Investigating the effects of occupational and environmental noise on cardiovascular diseases: a systematic review and meta-analysis

Environ Sci Pollut Res Int. 2021 Sep 25. doi: 10.1007/s11356-021-16540-4. Online ahead of print.


The present study aimed to use a meta-analysis to investigate the relationship between occupational and non-occupational noise exposure expressed in various studies with cardiovascular disease. This is a systematic review and meta-analysis study based on PRISMA checklist. In this study, the researchers searched five international databases of Medline/PubMed, Embase, Scopus, ISI/web of knowledge, and Google Scholar. Search keywords included two categories noise and noise pollution, cardiovascular disease, and hypertension. The Joanna Briggs Institute checklist was used to review and control the quality of the articles. After all screening stage 139 articles entered the final analysis. The results show that except for East African environmental studies and workplace studies in East Asia, Western Asia, and Northern Europe, there was a significant association between noise exposure and cardiovascular disease. Also, there was a significant difference between the intensity of sound and blood pressure in workers (OR = 1.28, CI 95%: 1.15-1.42, P < 0.001). Based on the results of environmental noise, there was a significant difference between ambient noise intensity and blood pressure (OR = 1.55, CI 95%: 1.53-1.57, P < 0.001). It can be concluded that it is very important to study and identify jobs or living environments with less than the recommended noise level and in addition to hearing aids that occur in over-standard exposures, such as cardiovascular disease.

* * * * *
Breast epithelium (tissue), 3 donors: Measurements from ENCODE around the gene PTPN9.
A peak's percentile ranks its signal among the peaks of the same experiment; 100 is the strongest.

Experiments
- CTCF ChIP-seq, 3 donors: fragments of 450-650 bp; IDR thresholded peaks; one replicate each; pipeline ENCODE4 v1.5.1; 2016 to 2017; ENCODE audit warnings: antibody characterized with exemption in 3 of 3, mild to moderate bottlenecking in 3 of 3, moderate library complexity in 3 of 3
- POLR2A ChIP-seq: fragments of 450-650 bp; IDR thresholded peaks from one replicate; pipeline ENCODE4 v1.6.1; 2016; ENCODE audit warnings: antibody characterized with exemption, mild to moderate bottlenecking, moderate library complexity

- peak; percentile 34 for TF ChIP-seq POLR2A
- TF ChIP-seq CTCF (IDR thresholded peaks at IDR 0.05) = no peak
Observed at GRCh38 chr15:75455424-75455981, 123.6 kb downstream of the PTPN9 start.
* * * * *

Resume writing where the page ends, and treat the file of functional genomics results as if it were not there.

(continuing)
PMID:34562216 | DOI:10.1007/s11356-021-16540-4

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